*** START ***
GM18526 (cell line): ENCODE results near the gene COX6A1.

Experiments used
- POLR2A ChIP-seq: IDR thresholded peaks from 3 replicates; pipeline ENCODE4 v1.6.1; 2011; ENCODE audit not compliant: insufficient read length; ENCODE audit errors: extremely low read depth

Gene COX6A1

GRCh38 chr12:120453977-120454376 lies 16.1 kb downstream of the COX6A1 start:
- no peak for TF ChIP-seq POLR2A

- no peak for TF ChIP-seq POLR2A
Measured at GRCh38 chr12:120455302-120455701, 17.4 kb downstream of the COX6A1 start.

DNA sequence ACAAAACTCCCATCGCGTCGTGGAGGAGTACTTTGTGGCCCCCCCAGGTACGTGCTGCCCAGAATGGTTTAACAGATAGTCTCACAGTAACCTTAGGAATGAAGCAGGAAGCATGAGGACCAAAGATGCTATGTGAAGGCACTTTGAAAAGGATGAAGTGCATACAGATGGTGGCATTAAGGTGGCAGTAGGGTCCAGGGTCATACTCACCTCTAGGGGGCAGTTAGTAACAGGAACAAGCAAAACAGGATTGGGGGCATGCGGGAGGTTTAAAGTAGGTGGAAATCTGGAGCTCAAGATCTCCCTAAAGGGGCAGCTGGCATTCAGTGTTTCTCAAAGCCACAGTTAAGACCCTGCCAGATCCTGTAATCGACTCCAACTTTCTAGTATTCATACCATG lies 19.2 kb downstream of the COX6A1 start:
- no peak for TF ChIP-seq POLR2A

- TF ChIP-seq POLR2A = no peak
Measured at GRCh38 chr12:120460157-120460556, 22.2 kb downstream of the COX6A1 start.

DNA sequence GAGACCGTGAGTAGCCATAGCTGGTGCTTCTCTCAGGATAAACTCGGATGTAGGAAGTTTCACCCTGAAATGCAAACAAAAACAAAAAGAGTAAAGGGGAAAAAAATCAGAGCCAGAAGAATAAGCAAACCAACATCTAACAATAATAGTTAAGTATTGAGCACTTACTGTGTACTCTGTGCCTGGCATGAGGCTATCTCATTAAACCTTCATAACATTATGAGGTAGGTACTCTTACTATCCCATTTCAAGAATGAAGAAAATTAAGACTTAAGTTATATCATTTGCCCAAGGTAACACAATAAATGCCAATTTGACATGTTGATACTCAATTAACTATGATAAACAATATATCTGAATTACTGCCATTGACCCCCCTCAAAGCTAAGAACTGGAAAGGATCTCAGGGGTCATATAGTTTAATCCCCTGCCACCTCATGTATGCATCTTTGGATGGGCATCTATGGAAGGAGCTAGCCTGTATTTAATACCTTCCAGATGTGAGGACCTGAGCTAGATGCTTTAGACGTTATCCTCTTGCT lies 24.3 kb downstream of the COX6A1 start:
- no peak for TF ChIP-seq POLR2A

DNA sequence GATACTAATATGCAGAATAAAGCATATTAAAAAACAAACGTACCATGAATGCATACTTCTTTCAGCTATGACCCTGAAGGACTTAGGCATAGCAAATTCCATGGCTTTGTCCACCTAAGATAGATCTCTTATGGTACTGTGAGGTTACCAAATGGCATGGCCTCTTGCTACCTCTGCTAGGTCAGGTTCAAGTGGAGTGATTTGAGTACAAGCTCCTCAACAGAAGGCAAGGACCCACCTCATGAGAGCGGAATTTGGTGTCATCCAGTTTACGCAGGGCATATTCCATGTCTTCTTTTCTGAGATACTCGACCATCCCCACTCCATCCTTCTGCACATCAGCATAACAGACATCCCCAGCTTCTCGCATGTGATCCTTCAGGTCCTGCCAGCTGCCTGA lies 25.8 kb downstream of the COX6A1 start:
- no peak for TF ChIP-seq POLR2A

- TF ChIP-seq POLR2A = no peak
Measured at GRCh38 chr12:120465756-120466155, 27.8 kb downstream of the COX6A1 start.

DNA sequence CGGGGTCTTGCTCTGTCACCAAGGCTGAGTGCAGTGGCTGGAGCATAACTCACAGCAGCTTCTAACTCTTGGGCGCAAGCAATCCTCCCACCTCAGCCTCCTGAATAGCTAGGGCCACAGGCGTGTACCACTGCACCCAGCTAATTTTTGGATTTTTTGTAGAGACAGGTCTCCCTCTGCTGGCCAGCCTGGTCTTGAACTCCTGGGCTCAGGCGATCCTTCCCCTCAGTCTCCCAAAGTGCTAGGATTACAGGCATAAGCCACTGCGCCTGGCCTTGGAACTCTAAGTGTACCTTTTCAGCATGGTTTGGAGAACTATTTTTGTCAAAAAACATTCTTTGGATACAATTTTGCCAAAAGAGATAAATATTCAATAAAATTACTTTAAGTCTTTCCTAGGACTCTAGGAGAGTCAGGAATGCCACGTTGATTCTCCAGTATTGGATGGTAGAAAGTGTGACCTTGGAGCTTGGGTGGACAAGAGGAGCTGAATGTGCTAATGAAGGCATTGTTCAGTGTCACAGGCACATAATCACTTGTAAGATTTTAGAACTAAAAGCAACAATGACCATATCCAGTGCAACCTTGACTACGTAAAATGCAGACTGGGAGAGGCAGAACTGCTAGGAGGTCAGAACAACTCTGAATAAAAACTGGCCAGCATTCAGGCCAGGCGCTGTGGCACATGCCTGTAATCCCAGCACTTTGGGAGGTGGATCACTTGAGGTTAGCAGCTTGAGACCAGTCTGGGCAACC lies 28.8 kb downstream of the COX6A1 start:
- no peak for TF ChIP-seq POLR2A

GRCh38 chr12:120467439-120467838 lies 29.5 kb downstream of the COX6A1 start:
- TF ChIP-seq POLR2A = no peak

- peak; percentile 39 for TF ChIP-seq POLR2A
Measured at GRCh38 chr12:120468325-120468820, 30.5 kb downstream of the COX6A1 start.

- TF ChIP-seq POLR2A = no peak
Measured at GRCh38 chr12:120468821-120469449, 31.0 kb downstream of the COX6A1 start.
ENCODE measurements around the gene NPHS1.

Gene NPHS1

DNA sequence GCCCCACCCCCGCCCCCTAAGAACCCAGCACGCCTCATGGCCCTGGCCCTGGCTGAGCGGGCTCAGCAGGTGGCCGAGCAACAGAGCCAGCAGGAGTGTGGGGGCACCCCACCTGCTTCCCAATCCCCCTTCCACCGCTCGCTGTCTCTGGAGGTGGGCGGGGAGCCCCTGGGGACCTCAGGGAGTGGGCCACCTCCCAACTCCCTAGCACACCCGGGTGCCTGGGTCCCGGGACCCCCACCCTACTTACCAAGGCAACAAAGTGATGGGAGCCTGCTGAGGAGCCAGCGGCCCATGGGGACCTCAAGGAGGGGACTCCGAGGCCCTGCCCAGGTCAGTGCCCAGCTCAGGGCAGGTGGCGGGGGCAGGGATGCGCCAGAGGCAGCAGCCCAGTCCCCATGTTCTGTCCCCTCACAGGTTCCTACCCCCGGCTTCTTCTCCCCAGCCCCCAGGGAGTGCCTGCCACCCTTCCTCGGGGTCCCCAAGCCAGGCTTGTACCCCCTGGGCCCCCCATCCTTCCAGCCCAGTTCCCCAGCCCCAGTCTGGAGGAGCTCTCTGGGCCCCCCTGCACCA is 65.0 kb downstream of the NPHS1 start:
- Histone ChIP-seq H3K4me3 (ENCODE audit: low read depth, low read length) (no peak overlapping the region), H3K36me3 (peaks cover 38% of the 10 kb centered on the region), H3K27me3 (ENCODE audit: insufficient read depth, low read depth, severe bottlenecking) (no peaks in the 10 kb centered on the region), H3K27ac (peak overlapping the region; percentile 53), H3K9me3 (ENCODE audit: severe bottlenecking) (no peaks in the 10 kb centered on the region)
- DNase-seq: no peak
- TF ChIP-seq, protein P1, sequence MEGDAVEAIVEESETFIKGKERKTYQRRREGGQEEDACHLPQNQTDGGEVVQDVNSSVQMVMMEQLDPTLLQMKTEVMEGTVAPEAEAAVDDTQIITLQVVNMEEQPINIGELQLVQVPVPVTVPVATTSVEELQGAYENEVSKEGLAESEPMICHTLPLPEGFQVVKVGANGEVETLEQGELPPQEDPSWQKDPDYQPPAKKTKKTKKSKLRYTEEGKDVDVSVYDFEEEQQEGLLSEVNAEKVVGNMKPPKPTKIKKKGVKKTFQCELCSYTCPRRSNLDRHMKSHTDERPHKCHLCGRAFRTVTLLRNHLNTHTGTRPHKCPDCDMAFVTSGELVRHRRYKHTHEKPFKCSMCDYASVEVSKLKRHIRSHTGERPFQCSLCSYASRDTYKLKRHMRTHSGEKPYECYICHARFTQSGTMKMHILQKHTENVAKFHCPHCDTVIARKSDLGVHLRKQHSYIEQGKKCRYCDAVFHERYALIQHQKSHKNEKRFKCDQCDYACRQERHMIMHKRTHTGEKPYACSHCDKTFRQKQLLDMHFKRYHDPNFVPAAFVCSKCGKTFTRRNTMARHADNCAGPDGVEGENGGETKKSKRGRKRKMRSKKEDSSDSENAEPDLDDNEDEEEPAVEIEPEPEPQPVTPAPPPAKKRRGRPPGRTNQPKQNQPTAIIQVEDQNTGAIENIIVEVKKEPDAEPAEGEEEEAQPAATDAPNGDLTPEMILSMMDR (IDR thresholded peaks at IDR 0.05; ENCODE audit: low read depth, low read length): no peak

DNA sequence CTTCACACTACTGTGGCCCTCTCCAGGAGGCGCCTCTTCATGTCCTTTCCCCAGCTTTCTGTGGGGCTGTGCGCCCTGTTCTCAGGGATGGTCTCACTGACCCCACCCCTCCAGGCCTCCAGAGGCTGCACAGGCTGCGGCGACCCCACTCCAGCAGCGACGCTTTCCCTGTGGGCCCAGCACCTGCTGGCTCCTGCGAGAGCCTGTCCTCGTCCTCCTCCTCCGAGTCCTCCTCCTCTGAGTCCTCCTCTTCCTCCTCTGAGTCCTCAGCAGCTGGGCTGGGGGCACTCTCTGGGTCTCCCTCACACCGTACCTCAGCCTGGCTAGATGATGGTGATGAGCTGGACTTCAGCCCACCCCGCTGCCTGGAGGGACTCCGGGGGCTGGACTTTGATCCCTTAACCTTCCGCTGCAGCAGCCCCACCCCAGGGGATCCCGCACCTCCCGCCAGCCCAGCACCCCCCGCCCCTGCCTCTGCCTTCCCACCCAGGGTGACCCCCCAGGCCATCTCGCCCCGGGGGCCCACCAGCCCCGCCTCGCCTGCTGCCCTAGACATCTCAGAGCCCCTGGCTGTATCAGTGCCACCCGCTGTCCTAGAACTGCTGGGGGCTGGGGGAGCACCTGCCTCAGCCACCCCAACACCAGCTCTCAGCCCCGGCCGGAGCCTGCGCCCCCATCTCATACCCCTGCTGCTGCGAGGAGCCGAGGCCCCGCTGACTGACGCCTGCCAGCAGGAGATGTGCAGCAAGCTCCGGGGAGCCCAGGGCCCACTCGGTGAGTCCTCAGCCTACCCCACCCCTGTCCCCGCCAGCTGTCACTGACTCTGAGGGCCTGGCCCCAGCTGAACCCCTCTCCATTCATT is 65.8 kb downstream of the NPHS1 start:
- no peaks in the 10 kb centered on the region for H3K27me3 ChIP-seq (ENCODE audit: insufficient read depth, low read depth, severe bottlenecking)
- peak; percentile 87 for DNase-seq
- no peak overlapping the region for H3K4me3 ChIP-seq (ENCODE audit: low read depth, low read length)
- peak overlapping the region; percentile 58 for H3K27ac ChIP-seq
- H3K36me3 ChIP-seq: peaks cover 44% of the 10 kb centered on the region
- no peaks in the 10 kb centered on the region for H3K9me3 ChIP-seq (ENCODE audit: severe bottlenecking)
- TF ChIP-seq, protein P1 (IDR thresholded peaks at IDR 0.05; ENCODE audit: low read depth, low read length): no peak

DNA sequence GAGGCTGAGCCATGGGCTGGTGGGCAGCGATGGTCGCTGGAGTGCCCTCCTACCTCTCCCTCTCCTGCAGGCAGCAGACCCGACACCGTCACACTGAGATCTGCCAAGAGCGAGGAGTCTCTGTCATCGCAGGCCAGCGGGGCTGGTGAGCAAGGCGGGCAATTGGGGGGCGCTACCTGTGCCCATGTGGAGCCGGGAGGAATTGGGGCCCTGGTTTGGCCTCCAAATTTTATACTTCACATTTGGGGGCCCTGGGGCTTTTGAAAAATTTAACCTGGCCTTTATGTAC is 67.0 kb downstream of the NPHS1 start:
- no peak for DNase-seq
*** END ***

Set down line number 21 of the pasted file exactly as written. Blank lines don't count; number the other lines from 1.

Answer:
GRCh38 chr12:120467439-120467838 lies 29.5 kb downstream of the COX6A1 start: